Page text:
Given his status as one of the most feared weapons in pro football, it stands to reason Darren Waller is one of the most coveted players in the NFL. And someone any team would be willing to pay a hefty price to acquire.
None of which escapes the Raiders, for whom he has been one of the brightest lights over the last three seasons.
And why, by the strongest of indications, they have no desire to part ways with him.
Knowing Waller’s value, it makes sense that the Green Bay Packers might have asked the Raiders to include him in last month’s blockbuster trade that sent wide receiver Davante Adams to Las Vegas.
It turns out the inclusion of Waller in a trade for a player with an unsigned franchise tag designation — which Adams was at the time — is against league rules. Such players can only be traded for draft picks, not another player. That rendered any demand by the Packers for Waller immediately moot.
Not that the Raiders would have obliged anyway.
In the bigger picture, though, it makes sense that teams would be interested in prying Waller away from the Raiders. After all, who wouldn’t want a 6-foot-6, walking, talking mismatch on their team?
As a result, a report by Aaron Nagler of Cheesehead TV that surfaced Monday indicating the Packers’ continued interest in trading for Waller should not come as a surprise. They likely aren’t the only team that has made overtures, either.
None of which is lost on the Raiders, who value Waller as much or not more than the other 31 teams in the league.
According to the report, the Packers and Raiders “have engaged in talks regarding a trade of Waller with an eye toward a deal getting done during this week’s NFL draft.”
While the Packers might covet Waller, the Raiders have no interest in moving him.
That is the case now more than ever given the tantalizing possibilities of a mega tandem of Waller and Adams putting opposing defenses in the position of having to decide which player to protect against knowing full well the other is liable to single-handedly slay them as a result.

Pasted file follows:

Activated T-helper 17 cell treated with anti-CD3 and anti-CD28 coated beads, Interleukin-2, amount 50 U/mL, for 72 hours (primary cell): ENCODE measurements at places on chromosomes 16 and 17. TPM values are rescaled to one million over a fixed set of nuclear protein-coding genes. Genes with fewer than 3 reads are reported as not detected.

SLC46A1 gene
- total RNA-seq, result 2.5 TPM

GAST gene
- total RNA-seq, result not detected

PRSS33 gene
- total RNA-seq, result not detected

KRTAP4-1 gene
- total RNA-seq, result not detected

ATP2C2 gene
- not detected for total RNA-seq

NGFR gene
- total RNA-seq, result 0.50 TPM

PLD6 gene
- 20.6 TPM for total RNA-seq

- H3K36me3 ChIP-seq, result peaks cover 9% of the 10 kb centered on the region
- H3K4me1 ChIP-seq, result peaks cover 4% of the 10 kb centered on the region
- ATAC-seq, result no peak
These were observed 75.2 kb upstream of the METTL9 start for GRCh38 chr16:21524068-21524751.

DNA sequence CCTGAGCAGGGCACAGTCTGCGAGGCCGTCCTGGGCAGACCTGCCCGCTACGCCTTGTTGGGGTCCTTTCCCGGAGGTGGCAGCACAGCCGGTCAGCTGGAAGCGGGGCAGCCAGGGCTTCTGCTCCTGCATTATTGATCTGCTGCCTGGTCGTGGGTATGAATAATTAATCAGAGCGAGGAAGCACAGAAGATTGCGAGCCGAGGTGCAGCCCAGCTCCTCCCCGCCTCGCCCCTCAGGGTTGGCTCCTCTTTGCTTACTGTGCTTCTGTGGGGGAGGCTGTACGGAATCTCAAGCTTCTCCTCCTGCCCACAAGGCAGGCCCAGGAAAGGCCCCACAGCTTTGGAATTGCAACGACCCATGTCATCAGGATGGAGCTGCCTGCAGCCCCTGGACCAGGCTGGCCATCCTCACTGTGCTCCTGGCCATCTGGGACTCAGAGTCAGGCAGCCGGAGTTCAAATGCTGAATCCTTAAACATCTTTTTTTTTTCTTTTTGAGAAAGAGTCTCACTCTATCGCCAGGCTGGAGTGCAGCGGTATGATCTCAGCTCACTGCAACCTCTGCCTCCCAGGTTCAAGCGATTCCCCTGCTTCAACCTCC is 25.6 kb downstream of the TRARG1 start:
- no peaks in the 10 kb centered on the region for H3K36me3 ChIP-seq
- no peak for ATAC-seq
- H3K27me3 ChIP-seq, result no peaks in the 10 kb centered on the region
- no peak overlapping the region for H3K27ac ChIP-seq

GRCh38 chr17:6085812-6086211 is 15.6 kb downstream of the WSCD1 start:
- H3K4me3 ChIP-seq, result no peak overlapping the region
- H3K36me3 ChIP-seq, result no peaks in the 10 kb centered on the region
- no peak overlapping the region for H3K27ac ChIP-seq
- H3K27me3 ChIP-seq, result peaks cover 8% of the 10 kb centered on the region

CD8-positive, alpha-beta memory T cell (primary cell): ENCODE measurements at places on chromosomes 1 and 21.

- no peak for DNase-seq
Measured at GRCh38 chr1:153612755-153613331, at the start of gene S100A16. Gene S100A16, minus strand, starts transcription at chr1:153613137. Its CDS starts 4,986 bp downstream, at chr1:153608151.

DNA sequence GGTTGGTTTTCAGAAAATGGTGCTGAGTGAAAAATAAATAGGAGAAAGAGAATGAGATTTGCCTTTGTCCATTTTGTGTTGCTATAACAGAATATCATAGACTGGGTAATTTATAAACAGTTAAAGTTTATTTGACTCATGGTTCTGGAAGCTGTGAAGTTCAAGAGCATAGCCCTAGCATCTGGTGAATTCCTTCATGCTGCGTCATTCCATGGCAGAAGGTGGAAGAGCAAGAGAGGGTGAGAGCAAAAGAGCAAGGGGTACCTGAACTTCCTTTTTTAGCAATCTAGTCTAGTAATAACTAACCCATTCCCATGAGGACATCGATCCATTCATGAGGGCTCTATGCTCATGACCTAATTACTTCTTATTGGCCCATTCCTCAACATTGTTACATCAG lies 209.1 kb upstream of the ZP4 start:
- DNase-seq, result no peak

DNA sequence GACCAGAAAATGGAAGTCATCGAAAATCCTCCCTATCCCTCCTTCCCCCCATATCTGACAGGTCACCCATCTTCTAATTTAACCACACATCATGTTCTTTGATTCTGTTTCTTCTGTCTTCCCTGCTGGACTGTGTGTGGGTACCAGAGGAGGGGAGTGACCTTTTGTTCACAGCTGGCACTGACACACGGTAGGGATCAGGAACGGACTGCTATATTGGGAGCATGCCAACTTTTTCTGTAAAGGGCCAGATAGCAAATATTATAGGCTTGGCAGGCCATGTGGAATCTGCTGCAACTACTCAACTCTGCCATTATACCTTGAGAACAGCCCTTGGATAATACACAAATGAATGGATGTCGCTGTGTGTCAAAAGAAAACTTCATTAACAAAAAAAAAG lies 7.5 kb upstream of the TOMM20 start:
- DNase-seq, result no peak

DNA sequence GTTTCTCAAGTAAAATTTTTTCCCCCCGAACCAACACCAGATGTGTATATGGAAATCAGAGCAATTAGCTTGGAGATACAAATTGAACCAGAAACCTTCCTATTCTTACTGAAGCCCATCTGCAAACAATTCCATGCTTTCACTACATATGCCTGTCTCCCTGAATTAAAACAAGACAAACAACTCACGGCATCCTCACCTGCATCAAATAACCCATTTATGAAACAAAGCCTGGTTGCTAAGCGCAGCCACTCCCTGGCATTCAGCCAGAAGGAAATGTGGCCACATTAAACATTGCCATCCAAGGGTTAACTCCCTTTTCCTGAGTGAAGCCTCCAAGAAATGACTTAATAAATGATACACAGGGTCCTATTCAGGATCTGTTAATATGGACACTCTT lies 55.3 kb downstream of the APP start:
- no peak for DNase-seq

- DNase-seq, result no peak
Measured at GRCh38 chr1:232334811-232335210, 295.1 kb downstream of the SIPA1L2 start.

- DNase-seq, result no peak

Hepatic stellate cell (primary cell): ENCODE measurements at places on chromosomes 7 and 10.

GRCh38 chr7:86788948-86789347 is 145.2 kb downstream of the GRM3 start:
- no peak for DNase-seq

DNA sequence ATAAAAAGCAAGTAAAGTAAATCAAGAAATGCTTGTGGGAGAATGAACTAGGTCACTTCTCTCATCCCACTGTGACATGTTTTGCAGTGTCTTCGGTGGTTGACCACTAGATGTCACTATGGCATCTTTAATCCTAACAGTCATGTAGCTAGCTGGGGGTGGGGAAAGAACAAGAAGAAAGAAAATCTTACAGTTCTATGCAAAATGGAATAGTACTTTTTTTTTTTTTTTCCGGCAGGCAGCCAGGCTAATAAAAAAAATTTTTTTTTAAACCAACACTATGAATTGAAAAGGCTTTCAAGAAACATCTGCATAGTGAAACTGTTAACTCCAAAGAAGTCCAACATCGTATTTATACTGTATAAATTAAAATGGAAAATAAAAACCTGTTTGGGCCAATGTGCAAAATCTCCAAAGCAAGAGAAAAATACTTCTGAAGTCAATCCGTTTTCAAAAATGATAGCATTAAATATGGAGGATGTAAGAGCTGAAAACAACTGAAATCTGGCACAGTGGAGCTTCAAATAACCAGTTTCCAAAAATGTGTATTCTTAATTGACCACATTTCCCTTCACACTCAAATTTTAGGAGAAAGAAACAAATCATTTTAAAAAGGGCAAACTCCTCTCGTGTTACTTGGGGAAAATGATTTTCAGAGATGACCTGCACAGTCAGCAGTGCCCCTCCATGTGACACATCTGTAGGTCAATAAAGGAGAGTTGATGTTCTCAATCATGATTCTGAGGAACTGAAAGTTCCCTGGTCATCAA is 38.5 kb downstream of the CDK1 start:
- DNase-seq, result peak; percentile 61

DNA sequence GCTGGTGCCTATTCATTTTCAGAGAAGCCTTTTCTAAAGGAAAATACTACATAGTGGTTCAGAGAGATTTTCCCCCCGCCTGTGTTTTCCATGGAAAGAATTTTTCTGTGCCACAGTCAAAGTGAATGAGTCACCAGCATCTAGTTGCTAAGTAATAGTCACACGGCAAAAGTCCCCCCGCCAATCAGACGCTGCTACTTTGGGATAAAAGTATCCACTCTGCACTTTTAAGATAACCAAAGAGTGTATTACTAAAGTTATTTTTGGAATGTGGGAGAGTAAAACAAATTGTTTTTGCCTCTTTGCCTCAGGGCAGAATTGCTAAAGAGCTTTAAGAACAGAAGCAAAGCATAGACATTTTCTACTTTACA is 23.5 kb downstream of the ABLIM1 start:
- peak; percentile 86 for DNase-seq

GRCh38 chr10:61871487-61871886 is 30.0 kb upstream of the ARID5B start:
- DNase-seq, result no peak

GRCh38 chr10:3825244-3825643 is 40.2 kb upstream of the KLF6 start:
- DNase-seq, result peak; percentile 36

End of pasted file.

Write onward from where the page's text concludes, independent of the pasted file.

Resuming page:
That was part of the reason the Raiders traded for Adams in the first place.
In a league for which applying maximum pressure on opposing defenses is a vital component, the Raiders viewed a Waller/Adams combo as potentially the most lethal pairing in all of football.
Those two, playing alongside quarterback Derek Carr, slot receiver Hunter Renfrow and running back Josh Jacobs, have a chance to lift the Raiders’ offense into rarefied air.
It’s why the Raiders paid such a steep price to make it all happen in the first place.
After sending their first- and second-round draft picks to Green Bay to acquire Adams, it makes zero sense they would turn around and dismantle the very thing they just built by removing one of the key components.
That is the thought process inside Raiders headquarters. While history has proven you can never say never, the Raiders are much more eager to get a look at an offense that, on paper at least, looks as explosive as any in the NFL than they are in trading Waller to move up in the draft.
That isn’t to say the Raiders would never entertain the idea of dealing Waller. As he enters the last two years of the team-friendly contract he signed in 2019 — he is scheduled to make $6.8 million in 2021 and $7 million in 2022 — Waller is likely to ask for a new deal sooner rather than later. One that reflects his status as one of the three best tight ends in the NFL.
At that point, the Raiders will have to weigh all the usual dynamics involved in extending a player. If, for whatever reason, they decide Waller’s asking price doesn’t fit with their roster and salary cap plans, perhaps they become more receptive to trade offers.
But those decisions appear at least a year away. Meanwhile, Waller’s participation in the Raiders’ offseason program — including this week’s voluntary minicamp — isn’t reflective of a player ready to apply pressure to facilitate a new contract.
For now, he seems content with playing under the terms of his deal. Perhaps with an eye on initiating earnest contract talks next offseason.
All the more reason the Raiders have no interest in committing the type of unforced error it would be to entertain trade offers for their star tight end.
Let alone actually trade him.